Right-Wing Media's Latest Flawed Argument Against Marriage Equality Involves Roe v. Wade
As advocates prepare for oral arguments in the challenge to California's Proposition 8  and the federal Defense of Marriage Act  (DOMA), the right-wing media, typified by The Wall Street Journal, is wrongly pushing  the idea that ruling in favor of same-sex couples would lead to the problems they claim resulted from the Court's Roe v. Wade decision, which struck down laws banning abortions.
Perry v. Hollingsworth, which will be argued on March 26, is a challenge to a California constitutional provision that excludes same-sex couples from marriage. Windsor v. U.S., to be argued March 27, challenges a federal statute, Section 3 of DOMA, which denies married same-sex couples and their families protections and benefits provided to different-sex married couples under federal law.
Some in the right-wing media have taken this opportunity to push a parade of falsehoods about marriage equality. For example, after Sen. Rob Portman (R-OH) announced his support for marriage equality, which he attributed to having an out gay son, WND editor Joseph Farah wrote  "I guess we should all be grateful Rob Portman's son didn't choose to become a polygamist or a serial killer." Fox News contributor Cal Thomas promoted  the same myth  that marriage equality leads to polygamy.
However, with support  for marriage equality rapidly on the rise, this faulty logic is not likely to persuade a majority of Americans or of the justices. The right-wing media have pivoted to another scare tactic: if the Court strikes down democratically-enacted laws, then the country will have a political and cultural backlash similar to the one they say the Court unleashed in Roe v. Wade, which struck down  abortion bans 40 years ago.
Radio host Rush Limbaugh attempted to draw this comparison between Roe and the gay marriage cases. On the March 25 edition of his radio show, Limbaugh claimed  that the reason "abortion so roils our culture is that it hasn't been democratically decided. The Supreme Court, nine people in black robes just decided one day that abortion is in the Constitution, and that has led to constant acrimony."
Former federal Judge Michael McConnell invoked a similar argument when he wrote  in an op-ed for The Wall Street Journal:
We learned from Roe v. Wade that the Supreme Court endangers its own legitimacy and exacerbates social conflict when it seeks to resolve moral-legal questions on which the country is deeply divided without a strong basis in the text of the Constitution. The court sometimes intervenes when the legislatures of the 50 states are approaching a consensus. When it jumps into a live political controversy, the justices look like they are acting like legislators.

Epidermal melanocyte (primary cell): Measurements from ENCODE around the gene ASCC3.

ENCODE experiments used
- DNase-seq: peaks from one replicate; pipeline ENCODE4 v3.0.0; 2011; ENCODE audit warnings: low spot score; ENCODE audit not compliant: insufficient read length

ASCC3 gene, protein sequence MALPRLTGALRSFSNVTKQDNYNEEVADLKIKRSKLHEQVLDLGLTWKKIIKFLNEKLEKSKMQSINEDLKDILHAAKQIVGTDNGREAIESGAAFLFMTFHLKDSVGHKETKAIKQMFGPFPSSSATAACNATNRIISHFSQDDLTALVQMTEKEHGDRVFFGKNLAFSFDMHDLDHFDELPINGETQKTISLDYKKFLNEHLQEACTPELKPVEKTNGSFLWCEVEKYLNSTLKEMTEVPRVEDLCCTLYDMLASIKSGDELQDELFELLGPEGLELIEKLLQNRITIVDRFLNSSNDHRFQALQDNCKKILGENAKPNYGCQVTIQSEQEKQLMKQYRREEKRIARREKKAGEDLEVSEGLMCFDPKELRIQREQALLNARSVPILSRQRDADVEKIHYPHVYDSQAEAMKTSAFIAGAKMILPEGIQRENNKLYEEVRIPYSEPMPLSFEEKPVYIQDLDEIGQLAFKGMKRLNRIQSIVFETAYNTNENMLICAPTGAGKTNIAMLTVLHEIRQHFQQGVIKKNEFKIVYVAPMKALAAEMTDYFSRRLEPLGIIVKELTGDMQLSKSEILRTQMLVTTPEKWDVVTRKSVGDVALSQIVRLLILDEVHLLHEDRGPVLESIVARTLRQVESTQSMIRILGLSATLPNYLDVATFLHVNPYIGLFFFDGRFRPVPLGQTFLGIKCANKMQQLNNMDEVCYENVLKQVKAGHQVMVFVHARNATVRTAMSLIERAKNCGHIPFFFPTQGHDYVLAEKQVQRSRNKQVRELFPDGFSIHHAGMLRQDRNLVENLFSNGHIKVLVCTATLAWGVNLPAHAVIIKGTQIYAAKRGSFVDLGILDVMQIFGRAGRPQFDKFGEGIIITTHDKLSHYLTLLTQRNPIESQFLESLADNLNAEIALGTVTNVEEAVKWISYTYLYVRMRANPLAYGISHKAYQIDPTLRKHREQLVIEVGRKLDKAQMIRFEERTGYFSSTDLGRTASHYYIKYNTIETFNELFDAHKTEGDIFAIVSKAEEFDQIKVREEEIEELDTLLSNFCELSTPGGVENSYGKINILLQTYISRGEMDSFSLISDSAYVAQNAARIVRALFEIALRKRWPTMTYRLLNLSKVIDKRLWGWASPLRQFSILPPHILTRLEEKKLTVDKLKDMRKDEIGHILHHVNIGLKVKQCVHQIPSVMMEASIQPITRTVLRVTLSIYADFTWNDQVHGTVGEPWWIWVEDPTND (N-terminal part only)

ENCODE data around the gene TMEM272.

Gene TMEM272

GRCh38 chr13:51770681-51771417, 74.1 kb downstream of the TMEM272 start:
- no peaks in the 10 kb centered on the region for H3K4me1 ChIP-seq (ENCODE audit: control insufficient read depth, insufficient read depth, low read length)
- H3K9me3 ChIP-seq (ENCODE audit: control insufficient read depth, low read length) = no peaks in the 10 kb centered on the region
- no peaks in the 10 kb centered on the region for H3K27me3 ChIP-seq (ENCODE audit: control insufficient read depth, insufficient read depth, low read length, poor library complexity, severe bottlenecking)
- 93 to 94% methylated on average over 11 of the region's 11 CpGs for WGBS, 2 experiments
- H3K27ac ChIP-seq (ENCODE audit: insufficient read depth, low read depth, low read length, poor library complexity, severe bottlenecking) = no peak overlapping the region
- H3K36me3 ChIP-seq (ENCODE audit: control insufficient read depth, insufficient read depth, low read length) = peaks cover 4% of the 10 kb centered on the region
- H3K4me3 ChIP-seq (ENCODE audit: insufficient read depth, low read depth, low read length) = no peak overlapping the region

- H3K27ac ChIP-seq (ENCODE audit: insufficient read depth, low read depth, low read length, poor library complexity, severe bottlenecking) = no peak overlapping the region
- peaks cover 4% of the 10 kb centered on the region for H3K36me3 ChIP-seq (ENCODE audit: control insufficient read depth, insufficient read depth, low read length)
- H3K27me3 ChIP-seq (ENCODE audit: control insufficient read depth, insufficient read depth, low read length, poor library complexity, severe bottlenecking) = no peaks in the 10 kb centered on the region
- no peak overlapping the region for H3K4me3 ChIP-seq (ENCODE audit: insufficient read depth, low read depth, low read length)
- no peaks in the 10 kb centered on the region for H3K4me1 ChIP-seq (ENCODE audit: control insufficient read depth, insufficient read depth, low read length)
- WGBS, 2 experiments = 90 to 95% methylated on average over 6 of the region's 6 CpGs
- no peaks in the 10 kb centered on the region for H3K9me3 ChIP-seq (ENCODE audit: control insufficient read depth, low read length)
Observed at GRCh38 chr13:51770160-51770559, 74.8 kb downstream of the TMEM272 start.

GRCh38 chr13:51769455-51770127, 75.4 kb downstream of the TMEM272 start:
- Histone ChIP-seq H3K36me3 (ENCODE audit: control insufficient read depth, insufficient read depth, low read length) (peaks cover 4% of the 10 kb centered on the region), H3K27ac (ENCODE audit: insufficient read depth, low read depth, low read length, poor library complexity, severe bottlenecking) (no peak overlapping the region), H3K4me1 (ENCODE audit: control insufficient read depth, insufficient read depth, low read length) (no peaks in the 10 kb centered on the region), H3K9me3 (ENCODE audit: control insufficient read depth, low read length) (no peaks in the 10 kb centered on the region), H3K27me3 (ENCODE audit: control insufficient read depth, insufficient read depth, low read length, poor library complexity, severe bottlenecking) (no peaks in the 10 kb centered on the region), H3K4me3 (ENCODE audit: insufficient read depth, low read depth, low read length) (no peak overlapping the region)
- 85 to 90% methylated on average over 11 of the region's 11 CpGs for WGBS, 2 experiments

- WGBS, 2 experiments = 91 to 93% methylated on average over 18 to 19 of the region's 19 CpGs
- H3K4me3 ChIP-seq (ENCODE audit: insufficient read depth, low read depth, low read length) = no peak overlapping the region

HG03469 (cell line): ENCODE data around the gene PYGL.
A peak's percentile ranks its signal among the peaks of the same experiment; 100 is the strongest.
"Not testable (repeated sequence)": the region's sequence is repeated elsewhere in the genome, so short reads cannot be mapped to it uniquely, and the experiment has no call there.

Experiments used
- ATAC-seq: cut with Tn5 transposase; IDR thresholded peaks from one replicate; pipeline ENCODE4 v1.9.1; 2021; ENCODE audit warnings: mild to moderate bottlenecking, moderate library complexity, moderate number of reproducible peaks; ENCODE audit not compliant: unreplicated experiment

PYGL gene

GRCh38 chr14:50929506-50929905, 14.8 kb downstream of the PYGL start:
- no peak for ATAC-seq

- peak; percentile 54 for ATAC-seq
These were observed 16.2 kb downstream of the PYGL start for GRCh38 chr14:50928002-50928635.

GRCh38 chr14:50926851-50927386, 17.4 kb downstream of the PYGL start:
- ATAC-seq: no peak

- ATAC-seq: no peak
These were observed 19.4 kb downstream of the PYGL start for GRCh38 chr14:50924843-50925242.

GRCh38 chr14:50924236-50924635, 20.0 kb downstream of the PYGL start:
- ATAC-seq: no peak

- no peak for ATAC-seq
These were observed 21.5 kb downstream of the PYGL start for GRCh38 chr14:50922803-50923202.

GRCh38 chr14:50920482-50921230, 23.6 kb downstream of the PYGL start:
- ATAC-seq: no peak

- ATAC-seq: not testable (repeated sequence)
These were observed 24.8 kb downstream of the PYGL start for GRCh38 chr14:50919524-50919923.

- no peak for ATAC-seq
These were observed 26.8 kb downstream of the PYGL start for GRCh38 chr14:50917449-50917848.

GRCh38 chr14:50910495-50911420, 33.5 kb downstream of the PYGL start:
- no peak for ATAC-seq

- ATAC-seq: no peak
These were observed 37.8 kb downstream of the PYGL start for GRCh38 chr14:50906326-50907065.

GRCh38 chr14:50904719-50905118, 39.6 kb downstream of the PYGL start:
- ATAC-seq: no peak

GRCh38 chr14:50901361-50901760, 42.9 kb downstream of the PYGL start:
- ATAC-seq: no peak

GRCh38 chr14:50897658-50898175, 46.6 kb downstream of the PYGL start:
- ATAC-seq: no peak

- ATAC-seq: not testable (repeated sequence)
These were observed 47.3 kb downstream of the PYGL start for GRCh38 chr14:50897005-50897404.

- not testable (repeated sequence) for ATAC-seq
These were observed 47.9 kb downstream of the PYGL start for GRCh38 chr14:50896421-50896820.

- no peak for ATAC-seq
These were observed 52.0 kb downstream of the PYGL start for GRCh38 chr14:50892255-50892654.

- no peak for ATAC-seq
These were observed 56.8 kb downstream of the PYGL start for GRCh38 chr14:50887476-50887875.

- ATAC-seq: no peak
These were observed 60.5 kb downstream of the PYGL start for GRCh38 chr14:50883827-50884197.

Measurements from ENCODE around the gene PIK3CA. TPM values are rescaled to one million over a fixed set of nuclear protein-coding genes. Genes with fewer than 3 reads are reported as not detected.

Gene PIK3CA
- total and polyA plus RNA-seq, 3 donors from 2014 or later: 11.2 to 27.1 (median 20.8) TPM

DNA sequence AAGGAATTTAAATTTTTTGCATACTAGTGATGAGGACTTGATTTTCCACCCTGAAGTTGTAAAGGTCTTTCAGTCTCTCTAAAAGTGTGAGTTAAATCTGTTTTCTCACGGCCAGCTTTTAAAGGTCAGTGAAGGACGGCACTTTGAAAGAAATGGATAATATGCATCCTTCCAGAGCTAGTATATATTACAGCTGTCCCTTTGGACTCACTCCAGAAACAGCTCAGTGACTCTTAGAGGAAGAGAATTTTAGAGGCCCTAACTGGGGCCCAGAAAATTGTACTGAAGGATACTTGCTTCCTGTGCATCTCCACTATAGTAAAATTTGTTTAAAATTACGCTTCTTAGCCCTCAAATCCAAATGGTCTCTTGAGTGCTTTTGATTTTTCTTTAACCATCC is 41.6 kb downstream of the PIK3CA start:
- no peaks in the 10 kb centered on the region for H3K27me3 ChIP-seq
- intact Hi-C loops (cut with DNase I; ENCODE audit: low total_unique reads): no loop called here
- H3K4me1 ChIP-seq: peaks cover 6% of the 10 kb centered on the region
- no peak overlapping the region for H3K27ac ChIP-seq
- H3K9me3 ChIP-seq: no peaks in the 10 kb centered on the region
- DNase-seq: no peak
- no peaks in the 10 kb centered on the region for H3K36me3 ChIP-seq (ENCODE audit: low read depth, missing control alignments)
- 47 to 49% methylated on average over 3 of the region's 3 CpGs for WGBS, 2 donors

A March 25 Wall Street Journal editorial  states that "the two cases before the High Court are less about the institution of marriage than the sanctity of democratic institutions and the proper role of the courts." It warns against the Justices interrupting "the give-and-take on contentious moral and social issues the Constitution is designed to encourage." It compares this possibility to abortion:
The Supreme Court does not have a good record legislating cultural change. A ruling on behalf of same-sex marriage could enshrine Hollingsworth and Windsor with Roe v. Wade, the 1973 abortion decision that imposed a judicial diktat even as laws in many states were liberalizing. Instead of finding a rough consensus inside the political mainstream, abortion became an all-or-nothing combat that still rages.
This characterization of abortion laws 40 years ago is flatly inaccurate. As Linda Greenhouse, a veteran Supreme Court writer and lecturer at Yale Law School, and Yale Law Professor Reva Siegel wrote ,
Before Roe, despite broad popular support, liberalization of abortion law had all but come to a halt in the face of concerted opposition by a Catholic-led minority. It was, in other words, decidedly not the case that abortion reform was on an inevitable march forward if only the Supreme Court had stayed its hand.
After Roe: The entanglement of abortion in party realignment explains how, over time, Republicans and Democrats came to switch position on the abortion issue, leaders before base, and assume their current polarized positions on abortion, an evolution that took nearly twenty years after the Court handed down Roe. Our paper argues that when you line up the evidence, political realignment better explains the timing and shape of political polarization around abortion than does a court-centered story of backlash.
To the question of whether one can avoid conflict over such issues by avoiding courts, the answer from an accurate pre-history of Roe v. Wade is: no. The abortion conflict escalated before the Supreme Court ruled.
And because a strong majority of Americans believes  that Roe should not be overturned, Roe might not be a particularly persuasive cautionary tale.